The April 11 meeting of the OAS’s General Assembly to elect a new secretary-general had an unexpected ending. In what was widely seen at the time as being the occasion of an easy victory for the Chilean José Miguel Insulza, the surprising withdrawal of the U.S.-backed candidate, former Salvadoran president Francisco Flores, complicated matters. The sudden change of events allowed Mexican foreign minister Luis Ernesto Derbez to seek the necessary votes among the Central American and CARICOM delegations needed in order to tie Insulza. After five rounds of a tied vote between Insulza and Derbez at 17 apiece, the election was postponed to May 2, making it the closest balloting in OAS history. While both surviving candidates appear determined to remain in the fight, it is now being rumored that the upcoming election will boast some new faces that may be able to chip away at Insulza’s popular backing: the Peruvian foreign minister Manuel Rodríguez and Panamanian former president Arístides Arroyo, at the present moment, are slated to join the OAS race.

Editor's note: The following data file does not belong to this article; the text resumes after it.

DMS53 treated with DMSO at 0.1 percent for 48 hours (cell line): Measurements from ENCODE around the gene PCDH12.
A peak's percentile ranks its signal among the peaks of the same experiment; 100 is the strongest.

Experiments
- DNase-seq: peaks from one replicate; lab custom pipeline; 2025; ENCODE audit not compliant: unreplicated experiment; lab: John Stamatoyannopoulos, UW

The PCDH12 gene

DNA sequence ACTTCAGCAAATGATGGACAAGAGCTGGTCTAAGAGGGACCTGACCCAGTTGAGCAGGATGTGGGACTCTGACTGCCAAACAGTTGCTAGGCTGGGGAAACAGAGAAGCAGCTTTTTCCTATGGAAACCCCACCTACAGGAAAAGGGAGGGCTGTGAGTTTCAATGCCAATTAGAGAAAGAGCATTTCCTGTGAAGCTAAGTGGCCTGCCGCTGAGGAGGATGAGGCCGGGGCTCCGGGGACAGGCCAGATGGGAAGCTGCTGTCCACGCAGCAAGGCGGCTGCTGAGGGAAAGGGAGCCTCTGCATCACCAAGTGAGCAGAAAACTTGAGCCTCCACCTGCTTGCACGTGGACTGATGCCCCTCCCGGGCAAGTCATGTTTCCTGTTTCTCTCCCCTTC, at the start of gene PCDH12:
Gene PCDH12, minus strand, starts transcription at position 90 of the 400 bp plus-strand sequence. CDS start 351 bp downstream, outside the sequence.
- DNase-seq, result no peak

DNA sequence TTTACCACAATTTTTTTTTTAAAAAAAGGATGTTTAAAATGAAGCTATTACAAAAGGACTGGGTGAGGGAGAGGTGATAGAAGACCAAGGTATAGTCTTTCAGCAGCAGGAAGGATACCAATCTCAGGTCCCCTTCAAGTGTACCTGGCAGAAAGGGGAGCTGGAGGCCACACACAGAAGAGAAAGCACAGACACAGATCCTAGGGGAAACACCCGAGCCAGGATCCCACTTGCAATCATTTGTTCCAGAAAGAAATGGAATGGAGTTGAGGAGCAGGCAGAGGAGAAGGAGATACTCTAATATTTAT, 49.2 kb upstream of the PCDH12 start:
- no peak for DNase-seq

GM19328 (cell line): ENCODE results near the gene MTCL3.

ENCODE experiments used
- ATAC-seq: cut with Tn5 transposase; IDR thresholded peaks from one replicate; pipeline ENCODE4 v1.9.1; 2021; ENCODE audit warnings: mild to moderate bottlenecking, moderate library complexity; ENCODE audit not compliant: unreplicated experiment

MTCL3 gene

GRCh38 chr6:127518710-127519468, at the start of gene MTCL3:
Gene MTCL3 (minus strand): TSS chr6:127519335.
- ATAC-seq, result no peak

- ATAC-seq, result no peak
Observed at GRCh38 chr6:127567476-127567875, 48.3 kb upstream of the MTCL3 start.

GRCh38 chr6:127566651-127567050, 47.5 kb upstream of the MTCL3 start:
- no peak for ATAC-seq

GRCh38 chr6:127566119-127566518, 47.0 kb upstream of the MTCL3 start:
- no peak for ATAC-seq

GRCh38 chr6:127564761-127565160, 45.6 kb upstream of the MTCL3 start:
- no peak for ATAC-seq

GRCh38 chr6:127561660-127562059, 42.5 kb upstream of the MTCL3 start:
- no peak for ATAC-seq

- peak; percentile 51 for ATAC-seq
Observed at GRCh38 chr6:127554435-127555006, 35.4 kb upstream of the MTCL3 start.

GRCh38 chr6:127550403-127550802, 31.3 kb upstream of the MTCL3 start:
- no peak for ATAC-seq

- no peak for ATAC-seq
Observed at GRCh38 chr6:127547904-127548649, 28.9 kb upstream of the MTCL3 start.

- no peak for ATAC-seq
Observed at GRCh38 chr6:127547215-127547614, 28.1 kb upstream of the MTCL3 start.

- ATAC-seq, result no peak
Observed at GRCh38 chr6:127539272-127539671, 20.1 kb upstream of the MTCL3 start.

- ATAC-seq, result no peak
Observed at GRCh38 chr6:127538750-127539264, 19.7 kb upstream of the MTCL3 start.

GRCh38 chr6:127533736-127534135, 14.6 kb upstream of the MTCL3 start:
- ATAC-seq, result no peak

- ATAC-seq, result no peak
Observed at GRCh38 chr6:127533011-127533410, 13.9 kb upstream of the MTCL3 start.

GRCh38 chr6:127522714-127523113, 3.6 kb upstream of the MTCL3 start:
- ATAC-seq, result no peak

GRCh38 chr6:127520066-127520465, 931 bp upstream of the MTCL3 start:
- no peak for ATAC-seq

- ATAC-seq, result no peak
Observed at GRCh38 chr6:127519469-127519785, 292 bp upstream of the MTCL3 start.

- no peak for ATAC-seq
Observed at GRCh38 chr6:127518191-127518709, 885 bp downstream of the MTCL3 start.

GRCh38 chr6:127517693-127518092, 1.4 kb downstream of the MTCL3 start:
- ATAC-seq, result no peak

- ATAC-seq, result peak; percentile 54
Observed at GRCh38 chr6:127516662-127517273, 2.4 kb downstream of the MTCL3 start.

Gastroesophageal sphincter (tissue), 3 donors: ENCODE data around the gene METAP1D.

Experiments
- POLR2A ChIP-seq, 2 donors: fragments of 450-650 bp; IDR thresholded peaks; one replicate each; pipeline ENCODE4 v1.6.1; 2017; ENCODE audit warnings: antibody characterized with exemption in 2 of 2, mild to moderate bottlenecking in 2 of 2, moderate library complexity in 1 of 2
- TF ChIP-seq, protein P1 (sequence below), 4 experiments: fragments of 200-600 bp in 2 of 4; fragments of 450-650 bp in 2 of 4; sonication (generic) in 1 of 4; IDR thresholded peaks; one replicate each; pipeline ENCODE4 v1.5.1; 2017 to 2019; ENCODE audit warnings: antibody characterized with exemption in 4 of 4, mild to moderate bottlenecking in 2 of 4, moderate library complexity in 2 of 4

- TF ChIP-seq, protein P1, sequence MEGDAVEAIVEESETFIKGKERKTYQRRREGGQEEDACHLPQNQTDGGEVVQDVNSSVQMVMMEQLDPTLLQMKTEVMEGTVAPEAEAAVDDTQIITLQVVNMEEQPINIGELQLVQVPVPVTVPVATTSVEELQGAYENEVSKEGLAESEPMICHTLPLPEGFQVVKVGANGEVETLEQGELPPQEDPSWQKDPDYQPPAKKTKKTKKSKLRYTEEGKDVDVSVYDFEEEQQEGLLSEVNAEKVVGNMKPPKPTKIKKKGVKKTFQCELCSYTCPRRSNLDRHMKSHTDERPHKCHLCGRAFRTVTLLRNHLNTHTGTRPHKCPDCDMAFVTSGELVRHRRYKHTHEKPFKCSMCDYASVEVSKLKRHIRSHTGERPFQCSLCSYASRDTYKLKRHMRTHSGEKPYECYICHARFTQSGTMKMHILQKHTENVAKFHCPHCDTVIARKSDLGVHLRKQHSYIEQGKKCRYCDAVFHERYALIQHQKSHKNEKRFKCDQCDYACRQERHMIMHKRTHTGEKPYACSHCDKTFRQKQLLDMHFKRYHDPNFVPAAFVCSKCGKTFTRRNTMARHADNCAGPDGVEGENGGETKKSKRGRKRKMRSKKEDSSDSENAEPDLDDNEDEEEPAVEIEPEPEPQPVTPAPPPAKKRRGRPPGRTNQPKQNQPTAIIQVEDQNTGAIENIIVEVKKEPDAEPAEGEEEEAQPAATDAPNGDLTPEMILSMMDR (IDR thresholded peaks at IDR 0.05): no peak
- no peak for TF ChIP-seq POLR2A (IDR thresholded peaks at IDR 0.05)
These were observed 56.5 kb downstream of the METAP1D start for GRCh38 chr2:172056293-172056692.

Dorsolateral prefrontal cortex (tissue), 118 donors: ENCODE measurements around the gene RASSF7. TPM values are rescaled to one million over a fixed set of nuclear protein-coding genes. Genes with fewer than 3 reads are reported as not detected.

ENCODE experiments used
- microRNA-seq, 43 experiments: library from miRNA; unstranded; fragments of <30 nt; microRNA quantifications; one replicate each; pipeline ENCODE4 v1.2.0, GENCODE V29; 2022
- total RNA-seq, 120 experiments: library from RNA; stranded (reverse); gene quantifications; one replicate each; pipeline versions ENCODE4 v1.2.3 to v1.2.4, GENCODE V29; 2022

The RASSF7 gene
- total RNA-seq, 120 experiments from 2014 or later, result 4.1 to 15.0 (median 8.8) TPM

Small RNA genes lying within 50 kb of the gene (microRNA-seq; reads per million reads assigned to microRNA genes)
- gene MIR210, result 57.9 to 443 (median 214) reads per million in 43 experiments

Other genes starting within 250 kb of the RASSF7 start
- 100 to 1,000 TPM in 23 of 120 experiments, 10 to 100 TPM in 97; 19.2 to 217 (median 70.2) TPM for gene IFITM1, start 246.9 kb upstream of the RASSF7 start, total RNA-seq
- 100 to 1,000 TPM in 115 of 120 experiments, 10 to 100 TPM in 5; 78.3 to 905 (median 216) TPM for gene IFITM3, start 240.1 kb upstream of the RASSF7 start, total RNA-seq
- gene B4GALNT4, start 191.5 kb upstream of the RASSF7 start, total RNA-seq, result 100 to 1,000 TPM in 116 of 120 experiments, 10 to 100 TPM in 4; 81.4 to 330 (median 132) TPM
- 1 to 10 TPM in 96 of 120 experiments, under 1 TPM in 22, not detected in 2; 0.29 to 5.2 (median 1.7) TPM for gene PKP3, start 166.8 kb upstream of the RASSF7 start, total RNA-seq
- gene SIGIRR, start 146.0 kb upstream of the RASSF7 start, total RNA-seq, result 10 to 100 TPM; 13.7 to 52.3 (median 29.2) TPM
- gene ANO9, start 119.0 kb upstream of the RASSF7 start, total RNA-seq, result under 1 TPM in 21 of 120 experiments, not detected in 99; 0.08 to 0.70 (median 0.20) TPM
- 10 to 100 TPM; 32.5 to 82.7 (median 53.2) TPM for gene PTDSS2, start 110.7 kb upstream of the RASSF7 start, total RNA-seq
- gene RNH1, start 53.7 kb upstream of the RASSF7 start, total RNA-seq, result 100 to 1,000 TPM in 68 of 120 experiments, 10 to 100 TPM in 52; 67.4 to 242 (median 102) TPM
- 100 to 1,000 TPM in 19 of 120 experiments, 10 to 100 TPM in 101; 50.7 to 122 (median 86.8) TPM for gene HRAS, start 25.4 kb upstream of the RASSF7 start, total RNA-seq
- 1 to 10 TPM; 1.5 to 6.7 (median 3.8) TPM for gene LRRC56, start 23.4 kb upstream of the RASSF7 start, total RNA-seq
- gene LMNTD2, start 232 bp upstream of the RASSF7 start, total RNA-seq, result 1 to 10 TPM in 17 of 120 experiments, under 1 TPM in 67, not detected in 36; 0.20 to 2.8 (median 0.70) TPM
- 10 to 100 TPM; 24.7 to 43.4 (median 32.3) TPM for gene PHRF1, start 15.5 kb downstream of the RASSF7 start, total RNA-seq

The myriad challenges to López Obrador and Insulza, both recognized leftists throughout the region, proves that the conservative circles in the hemisphere—namely the U.S. and its dependants like El Salvador, Honduras and Guatemala—are unwilling to yield to the advance of progressive ideals now sweeping across much of South America. In the next several weeks the Attorney General’s office will determine if López Obrador should stand trial; if found guilty, he would have to wave off his presidential aspirations. Meanwhile, Insulza, who has had to bear the brunt of the Bush administration’s doubts on his leadership capabilities, continues to wait impatiently, as a victory in the OAS tally no longer appears to be a sure thing. As these developments continue to unfold, one can expect that the next three weeks will be characterized by energetic negotiations and a growing political intensity throughout much of the hemisphere.